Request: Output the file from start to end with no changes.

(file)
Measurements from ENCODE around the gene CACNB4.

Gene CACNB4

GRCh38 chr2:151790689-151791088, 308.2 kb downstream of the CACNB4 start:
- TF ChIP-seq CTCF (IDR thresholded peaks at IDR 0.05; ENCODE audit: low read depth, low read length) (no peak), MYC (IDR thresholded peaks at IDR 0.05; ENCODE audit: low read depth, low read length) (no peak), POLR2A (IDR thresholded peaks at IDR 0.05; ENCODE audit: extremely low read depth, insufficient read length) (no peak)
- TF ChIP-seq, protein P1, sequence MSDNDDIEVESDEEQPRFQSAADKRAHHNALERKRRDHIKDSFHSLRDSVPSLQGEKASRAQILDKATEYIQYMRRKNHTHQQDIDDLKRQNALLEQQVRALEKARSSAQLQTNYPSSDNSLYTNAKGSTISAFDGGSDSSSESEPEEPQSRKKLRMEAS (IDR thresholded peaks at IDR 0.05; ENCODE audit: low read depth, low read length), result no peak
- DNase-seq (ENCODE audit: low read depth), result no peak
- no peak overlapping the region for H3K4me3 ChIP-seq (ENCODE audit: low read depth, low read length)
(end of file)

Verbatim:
Measurements from ENCODE around the gene CACNB4.

Gene CACNB4

GRCh38 chr2:151790689-151791088, 308.2 kb downstream of the CACNB4 start:
- TF ChIP-seq CTCF (IDR thresholded peaks at IDR 0.05; ENCODE audit: low read depth, low read length) (no peak), MYC (IDR thresholded peaks at IDR 0.05; ENCODE audit: low read depth, low read length) (no peak), POLR2A (IDR thresholded peaks at IDR 0.05; ENCODE audit: extremely low read depth, insufficient read length) (no peak)
- TF ChIP-seq, protein P1, sequence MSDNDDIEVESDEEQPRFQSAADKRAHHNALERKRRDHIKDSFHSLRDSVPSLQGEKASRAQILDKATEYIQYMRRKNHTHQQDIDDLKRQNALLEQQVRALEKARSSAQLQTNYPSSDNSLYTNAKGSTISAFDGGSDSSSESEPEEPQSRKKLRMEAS (IDR thresholded peaks at IDR 0.05; ENCODE audit: low read depth, low read length), result no peak
- DNase-seq (ENCODE audit: low read depth), result no peak
- no peak overlapping the region for H3K4me3 ChIP-seq (ENCODE audit: low read depth, low read length)